• During the televised Republican Debates I found Trump to be insincere, arrogant, and not seriously debating. He was merely spouting off rudely, and he was effectively commanding the stage by interpersonal crudity. A spectacle.
  • He had an unusually powerful persona in the sense of performance--as opposed to a campaigning politician.
  • He was a well-dressed man, very unusual behavior, an extreme outlier in many regards. A candidate not expected to win! But he did win—in an election which by itself was not unusual (Klein, 2020).
  • Much of what he had to say was merely a reaction the other candidates, all of whom had understandable policies an insights. Trump had no substantive issues, but he was a spectacle spectacle.
  • I thought he would not get elected, but were he elected he would be some sort of political disaster. His lack of judgment was never more apparent than when in a campaign appearance he “invited Russia to hack Hillary Clinton’s emails.”

I was impressed by the quality of the Mueller investigation. But what I found most significant was that many of Trump’s staff tried to rein him in to prevent him doing more damage to himself and his administration. But Trump didn’t care what anyone else thought and continued saying and doing whatever came into his mind. A lot of what this self-described “very stable genius” said was impulsive, disorganized, and insulting to those he had to work with.

On or about December 21, 2020, he minced no words when he told Trump, “You lost.” Barr on his final day as Attorney General publicly said there was no evidence of any significant election fraud and said Trump lost the election.
From the perspective of 2021-2022, Barr’s comment was and is incredibly brave and important to the welfare of American government. After all, 95% of Republican Party Congressmen and women performed loyally for Trump and supported him publicly. The best evidence of this is their not convicting him of his impeachment charges, not supporting the January 6th Insurrection Investigation, publicly campaigning against the work of that Investigation, resisting subpoenas, and condemning the work of their fellow Republican Liz Cheney, one of the co-chairs of the Investigation. 
I really don’t believe 95% of the Republican Party is delusional. I don’t believe they are in the throes of a conspiracy theory as such. No, as someone closely following the path of the GOP in the last several yeas, I believe their 95% all-in with the public Big-Lie position is a strategy for manipulating the minds of American citizens to believe what is grossly untrue in order to win elections.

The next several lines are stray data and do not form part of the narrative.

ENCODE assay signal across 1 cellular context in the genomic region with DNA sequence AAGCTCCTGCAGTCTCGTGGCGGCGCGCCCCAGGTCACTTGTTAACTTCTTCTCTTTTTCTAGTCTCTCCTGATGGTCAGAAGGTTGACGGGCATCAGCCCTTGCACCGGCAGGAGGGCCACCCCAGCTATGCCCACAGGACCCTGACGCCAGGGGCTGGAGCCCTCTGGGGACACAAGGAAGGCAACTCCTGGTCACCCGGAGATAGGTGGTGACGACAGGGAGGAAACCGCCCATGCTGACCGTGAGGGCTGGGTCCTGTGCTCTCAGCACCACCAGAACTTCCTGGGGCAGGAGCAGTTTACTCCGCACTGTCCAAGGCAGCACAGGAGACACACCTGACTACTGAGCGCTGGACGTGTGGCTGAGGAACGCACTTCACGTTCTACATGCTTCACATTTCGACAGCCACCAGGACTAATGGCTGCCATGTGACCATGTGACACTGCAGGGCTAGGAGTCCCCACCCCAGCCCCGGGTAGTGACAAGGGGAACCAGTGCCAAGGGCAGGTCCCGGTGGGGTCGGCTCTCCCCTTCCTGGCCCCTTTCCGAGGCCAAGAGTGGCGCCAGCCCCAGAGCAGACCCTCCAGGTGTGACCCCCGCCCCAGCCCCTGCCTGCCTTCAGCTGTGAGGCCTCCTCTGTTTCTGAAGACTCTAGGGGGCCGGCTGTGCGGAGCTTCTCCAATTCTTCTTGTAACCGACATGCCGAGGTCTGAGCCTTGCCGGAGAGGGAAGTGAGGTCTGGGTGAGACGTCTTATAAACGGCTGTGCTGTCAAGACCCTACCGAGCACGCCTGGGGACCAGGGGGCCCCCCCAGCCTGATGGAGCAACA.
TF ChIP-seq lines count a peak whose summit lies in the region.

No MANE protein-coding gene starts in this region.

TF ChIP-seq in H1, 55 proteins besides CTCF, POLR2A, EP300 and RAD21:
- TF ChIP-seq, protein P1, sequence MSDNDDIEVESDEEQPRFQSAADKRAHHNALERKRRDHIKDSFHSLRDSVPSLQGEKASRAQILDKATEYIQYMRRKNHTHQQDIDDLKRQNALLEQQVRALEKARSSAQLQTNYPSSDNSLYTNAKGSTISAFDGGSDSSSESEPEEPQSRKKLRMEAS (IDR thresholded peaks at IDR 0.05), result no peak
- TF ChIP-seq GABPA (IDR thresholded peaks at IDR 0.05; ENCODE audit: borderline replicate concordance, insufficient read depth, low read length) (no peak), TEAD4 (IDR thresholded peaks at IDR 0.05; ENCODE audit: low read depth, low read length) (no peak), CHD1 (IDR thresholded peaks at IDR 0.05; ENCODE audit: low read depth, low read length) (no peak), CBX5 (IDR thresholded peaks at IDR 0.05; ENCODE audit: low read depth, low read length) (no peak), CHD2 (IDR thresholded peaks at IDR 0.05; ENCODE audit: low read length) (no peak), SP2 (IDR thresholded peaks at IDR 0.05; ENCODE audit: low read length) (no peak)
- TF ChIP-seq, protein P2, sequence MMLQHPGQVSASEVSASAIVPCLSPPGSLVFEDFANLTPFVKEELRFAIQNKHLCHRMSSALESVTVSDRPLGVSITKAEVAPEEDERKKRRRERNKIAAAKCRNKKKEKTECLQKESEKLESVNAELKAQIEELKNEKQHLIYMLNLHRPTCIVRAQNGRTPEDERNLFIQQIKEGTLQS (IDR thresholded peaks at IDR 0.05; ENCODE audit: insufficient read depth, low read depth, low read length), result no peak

Is the Republican Party serving the people? I don't think so.

Mitch McConnell, a Republican, has been one of the most powerful members of Congress for many years. Upon Biden’s winning the election, McConnell congratulated Biden. Moreover, McConnell did not assert that there was any significant election fraud. And furthermore, I witnessed several times McConnell’s open-minded manner about the January 6th Investigation. I heard him say, in his usual low-key manner that, “Something interesting may come of it.”
I disagree with a lot of McConnell’s ultraconservative politics, but I greatly value the integrity he had in publicly endorsing the reality of Trump’s loss and at least being open-minded as to what the January 6th Investigation might turn up.
        For references see the relevant page on the website. 
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Thursday, May 5, 2022

Roe v. Wade Ended Because . . .




Note: This is an updated version of the previous 5-5-2022 blog titled, "Useful Analysis of Abortion Issues From Ruth Bader Ginsburg."


In May of 2022, Justice Alito's "[D]raft draft opinion in a key case striking down Roe v. Wade (1973) has sparked a heated debate, perhaps drawing new attention to the late Justice Ruth Bader Ginsburg's opinion on the key abortion precedent." 

This is from Fox News: "Leak confirms Ruth Bader Ginsburg's prescient warnings about Roe v. Wade." Read former Supreme Court Justice Ginsburg's piece in Fox News:

Justice Ruth Bader Ginsberg was famous for her:

  • Very insightful and careful opinions on constitutional law 
  • and her liberal viewpoints more favored by average citizens than by the conservative Republicans.
She supported freedom of choice abortions rights but she also knew that the Supreme Court of the United States' (SCOTUS) Roe v. Wade finding had various technical problems--troublesome ones she had previously predicted would emerge. Back in 1973 Justice William Rehnquist in his dissent acknowledged such problems.